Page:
Therefore, this section of the Cairo Food Guide is an open one. Some of the best places in Cairo to munch on seafood are Ibn Hamido, El-Horani, and the famous fish market.
If you stick to my Cairo food guide and would like to grab a seafood meal without moving outside Cairo, then these should certainly be your choice.
On The Lookout for Vegetarian Egyptian Food
Unfortunately, Egyptians at large aren’t quite familiar with the concept of ‘vegetarianism.’ Meat has a unique place in the hearts of Egyptians. Weirdly, it is the second most expensive raw food material in Egypt after fish and seafood.
On the contrary, Egypt is one of the cheapest countries in the world for buying fruits and vegetables. So, if you’re a vegetarian, you’ll find no problem in managing your life. However, when it comes to eating outside, the options might be limited.
Some Helpful Words for the Vegetarians
Since vegetarianism as a concept is not very popular in Egypt, it might help to know a few words in Arabic that will help you get by.
|Seyami, nabati – vegetable
|Akl nabati faqat – only vegetable food
|Samak – fish
|Bidun lachma – meat
|Bed – eggs
Vegetables are usually eaten as a side dish, either with spiced tomato sauce or sautéed. But if I have to talk about preferred and sumptuous vegetarian meals, three dishes instantly come to mind.
This dish marks most blogs on eating out in Egypt. It is a popular delicacy, made of lentils, rice, fried onions, macaroni, spaghetti, vinegar, garlic sauce, hot sauce and tomato sauce.
Usually eaten with some sort of salted fried bread, this dish is finished with a delicious dessert – a bowl of sugary rice with milk and cream.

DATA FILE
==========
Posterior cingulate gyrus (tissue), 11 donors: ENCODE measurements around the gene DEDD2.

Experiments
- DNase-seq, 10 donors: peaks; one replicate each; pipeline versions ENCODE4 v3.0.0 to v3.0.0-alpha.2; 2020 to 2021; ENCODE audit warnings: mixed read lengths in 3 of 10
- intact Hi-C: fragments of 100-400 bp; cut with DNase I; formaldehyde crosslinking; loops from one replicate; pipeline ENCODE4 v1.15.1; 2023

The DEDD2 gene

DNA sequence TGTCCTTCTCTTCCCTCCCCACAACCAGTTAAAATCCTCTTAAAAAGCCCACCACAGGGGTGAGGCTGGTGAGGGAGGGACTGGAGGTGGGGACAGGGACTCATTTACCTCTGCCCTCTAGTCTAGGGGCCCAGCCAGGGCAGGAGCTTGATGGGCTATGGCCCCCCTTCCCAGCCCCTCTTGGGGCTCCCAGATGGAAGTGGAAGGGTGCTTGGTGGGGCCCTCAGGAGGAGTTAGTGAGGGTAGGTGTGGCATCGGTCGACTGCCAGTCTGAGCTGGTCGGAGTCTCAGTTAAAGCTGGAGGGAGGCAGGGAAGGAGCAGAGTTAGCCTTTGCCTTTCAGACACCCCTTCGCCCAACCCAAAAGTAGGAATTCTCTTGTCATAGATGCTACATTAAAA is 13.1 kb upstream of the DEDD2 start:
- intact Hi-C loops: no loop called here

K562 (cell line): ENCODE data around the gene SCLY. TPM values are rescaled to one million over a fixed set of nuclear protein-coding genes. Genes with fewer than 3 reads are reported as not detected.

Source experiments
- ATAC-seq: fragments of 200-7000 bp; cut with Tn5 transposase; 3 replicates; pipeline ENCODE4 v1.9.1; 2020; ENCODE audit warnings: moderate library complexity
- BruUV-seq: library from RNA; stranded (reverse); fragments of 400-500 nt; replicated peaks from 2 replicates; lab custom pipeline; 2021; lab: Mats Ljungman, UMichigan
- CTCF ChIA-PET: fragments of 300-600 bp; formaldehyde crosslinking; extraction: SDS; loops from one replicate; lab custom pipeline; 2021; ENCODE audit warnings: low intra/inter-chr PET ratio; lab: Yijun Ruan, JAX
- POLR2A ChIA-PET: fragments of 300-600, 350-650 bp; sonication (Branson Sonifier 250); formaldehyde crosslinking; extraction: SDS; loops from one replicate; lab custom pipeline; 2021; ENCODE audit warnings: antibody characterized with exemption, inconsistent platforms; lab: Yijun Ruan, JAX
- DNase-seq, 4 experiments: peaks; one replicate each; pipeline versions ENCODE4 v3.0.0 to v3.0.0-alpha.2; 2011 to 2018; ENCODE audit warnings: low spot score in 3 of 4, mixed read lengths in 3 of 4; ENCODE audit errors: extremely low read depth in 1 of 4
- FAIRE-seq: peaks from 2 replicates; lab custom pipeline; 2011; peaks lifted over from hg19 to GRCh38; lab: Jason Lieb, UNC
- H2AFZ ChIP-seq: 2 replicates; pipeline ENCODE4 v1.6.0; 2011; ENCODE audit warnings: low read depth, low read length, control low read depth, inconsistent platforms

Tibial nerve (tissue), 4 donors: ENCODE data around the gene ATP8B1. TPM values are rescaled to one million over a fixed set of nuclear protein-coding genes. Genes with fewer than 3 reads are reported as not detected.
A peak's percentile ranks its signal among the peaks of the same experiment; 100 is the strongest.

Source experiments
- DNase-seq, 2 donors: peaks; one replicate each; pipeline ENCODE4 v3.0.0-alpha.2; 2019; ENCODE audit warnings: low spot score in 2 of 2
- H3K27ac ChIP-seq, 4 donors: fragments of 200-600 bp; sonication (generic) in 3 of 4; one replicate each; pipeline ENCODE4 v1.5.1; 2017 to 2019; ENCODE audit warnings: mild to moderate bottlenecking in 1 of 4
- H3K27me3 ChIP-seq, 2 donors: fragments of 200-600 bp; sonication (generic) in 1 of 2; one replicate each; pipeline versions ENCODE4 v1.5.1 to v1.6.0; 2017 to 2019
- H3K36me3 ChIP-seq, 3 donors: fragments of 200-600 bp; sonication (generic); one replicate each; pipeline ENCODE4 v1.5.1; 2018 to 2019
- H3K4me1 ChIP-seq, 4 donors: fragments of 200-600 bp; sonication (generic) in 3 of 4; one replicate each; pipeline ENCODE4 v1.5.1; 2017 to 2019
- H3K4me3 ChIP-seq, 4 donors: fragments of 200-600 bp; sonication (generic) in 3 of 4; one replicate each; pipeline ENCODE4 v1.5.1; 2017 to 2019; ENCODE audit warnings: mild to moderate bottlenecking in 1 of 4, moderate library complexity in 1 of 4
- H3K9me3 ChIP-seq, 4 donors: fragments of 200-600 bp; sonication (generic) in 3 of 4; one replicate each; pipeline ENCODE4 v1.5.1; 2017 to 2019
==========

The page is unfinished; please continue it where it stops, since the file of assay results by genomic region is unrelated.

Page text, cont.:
Koshari is really heavy on the tummy and a cheap way to stay full for long hours. Recommended places to try out Koshari are Koshari El-Tahrir and About-Tarek.
Although found in a number of Middle Eastern countries, the Egyptian (and original) version of falafel is slightly different. For a great Egyptian breakfast, head to El-Kazaz or Neama for the best falafel in Cairo.
Basically, instead of the globally used hummus base, Egyptian falafel uses spiced boiled beans (ful) as its base. It is usually complemented with French fries, boiled eggs or omelette, and spicy fried eggplant.
This layered bread is made of butter, to the level of having your hands dripping with it. Traditionally, it is served with a type of extremely salty cheese ‘mesh’ or honey.
Wahet Omar in Cairo is THE place to enjoy a wide variety of delicacies.
The experience of eating feteer is always bedazzling, especially if you eat a bite with honey and a bite with salted cheese alternately. This adds up to a perfect blend of sweet and savoury.
Tip: Download the app ‘Happy Cow’ on your smartphone. This wonderful application gives you a list of vegan and vegetarian eateries in the city you search for.
Cairo Food Guide for Street Eats
Most of the dishes mentioned in this Cairo food guide can be found on the streets. However, there are some delicacies that you must stick to trying out from street vendors – sandwiches.
Now, these aren’t the sandwiches of the Western world but are unique to Egypt, and parts of the Middle East.
There’s a lot more worth mentioning in addition to the famous falafel sandwiches.
|Shawarma – Most of the globe thinks of Shawarma as Syrian food. In Egypt, however, one doesn’t use Syrian bread but French bread.
Shawarma is made of compressed spiced chicken or meat slices that are grilled. They are then mixed with vinegar, tomatoes, parsley and onions. Finally put into bread with Tahini sauce, it’s one of the most delicious meals that you can enjoy.
A shawarma at a street stall should roughly cost about 20 EGP (1.4 USD)
|Grilled spiced liver – These are usually served on food carts and not in restaurants. They’re grilled spiced liver or sausage with onions, pepper and garlic. It comes stuffed in French bread with Tahini sauce and is served with pickles. These are really cheap, and a sandwich shouldn’t cost more than 10 EGP (0.60 USD)
|Sakalans – Sakalans is a sandwich comprising Halva (made with sesame flour and honey), cream and jam. Because of the usage of premium ingredients, this is slightly more expensive than the above-mentioned sandwiches. It will set you back about 35-40 EGP (2.1-2.4 USD)
A famous cart in Cairo serving these sandwiches is the cart beside “Baba Abdo.”
Cairo Food Guide for Lip-Smacking Desserts